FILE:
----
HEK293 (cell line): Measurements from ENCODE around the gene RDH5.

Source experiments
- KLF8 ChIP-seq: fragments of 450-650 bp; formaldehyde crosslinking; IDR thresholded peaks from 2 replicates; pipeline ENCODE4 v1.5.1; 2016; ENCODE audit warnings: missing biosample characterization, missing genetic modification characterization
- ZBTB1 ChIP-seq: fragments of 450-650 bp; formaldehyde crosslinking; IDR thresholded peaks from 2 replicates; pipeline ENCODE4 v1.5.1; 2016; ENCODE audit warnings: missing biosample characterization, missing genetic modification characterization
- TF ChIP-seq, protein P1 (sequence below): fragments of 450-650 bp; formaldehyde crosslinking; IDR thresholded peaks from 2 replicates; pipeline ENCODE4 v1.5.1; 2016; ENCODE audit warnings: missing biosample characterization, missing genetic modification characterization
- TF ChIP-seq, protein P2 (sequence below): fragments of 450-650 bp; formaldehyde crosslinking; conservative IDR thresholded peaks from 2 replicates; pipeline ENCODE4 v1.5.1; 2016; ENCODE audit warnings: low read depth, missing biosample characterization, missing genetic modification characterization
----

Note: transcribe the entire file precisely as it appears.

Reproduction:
HEK293 (cell line): Measurements from ENCODE around the gene RDH5.

Source experiments
- KLF8 ChIP-seq: fragments of 450-650 bp; formaldehyde crosslinking; IDR thresholded peaks from 2 replicates; pipeline ENCODE4 v1.5.1; 2016; ENCODE audit warnings: missing biosample characterization, missing genetic modification characterization
- ZBTB1 ChIP-seq: fragments of 450-650 bp; formaldehyde crosslinking; IDR thresholded peaks from 2 replicates; pipeline ENCODE4 v1.5.1; 2016; ENCODE audit warnings: missing biosample characterization, missing genetic modification characterization
- TF ChIP-seq, protein P1 (sequence below): fragments of 450-650 bp; formaldehyde crosslinking; IDR thresholded peaks from 2 replicates; pipeline ENCODE4 v1.5.1; 2016; ENCODE audit warnings: missing biosample characterization, missing genetic modification characterization
- TF ChIP-seq, protein P2 (sequence below): fragments of 450-650 bp; formaldehyde crosslinking; conservative IDR thresholded peaks from 2 replicates; pipeline ENCODE4 v1.5.1; 2016; ENCODE audit warnings: low read depth, missing biosample characterization, missing genetic modification characterization